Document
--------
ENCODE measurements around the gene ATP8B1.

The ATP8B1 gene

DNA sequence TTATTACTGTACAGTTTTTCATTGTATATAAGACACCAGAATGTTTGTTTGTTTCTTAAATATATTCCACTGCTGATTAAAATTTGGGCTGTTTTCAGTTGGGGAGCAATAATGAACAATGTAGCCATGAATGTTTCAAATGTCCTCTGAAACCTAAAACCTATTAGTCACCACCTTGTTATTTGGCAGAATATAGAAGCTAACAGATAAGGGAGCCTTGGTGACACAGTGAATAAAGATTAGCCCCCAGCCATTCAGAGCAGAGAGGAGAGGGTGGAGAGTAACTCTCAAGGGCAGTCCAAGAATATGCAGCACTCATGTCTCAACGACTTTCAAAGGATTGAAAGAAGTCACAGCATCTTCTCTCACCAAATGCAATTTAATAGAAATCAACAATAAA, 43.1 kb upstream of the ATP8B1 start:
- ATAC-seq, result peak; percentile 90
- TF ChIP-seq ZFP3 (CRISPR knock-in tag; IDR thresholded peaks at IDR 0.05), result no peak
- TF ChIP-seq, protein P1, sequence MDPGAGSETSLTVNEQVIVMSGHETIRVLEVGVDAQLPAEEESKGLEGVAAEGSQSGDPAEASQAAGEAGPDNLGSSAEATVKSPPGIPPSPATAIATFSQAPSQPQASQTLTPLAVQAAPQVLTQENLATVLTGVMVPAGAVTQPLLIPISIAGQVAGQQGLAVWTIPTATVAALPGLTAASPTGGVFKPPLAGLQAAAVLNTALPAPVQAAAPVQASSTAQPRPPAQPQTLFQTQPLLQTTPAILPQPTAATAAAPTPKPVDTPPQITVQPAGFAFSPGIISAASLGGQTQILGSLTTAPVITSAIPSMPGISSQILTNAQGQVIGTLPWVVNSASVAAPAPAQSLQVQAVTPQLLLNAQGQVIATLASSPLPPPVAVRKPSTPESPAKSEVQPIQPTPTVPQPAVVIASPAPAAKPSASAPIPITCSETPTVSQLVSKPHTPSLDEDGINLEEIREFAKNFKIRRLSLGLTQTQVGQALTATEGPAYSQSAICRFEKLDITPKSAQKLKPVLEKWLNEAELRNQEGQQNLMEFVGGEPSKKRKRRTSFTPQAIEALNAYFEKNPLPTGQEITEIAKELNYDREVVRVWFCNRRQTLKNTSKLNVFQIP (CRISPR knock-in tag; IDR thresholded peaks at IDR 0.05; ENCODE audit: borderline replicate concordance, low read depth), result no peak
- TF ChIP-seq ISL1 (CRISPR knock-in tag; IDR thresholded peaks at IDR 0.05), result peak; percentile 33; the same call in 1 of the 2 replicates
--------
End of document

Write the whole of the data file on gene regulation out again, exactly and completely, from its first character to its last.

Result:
ENCODE measurements around the gene ATP8B1.

The ATP8B1 gene

DNA sequence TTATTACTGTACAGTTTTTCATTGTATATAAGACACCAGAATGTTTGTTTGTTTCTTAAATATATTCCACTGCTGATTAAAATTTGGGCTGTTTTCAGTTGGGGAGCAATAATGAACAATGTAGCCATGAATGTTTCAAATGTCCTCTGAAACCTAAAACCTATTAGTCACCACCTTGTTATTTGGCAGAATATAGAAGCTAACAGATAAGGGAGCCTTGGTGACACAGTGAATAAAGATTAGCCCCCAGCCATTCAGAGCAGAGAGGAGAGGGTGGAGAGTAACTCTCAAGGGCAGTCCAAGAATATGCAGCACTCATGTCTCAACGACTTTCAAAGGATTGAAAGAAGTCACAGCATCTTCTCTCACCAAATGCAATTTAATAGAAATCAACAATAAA, 43.1 kb upstream of the ATP8B1 start:
- ATAC-seq, result peak; percentile 90
- TF ChIP-seq ZFP3 (CRISPR knock-in tag; IDR thresholded peaks at IDR 0.05), result no peak
- TF ChIP-seq, protein P1, sequence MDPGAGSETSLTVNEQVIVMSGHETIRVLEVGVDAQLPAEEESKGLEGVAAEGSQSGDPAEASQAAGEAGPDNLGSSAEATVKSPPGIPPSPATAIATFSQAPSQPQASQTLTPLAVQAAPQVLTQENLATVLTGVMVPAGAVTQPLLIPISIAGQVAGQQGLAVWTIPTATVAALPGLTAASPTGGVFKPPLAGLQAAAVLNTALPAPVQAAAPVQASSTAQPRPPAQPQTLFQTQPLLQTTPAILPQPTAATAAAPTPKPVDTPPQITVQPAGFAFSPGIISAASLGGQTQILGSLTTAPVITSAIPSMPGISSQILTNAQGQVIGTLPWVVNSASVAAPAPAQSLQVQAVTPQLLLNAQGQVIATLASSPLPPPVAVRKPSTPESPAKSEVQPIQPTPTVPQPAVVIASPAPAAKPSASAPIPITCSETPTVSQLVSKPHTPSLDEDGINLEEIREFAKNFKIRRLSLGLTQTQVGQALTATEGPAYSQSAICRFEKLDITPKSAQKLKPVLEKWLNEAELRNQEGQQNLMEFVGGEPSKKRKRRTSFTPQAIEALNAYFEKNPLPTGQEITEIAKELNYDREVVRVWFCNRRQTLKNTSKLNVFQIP (CRISPR knock-in tag; IDR thresholded peaks at IDR 0.05; ENCODE audit: borderline replicate concordance, low read depth), result no peak
- TF ChIP-seq ISL1 (CRISPR knock-in tag; IDR thresholded peaks at IDR 0.05), result peak; percentile 33; the same call in 1 of the 2 replicates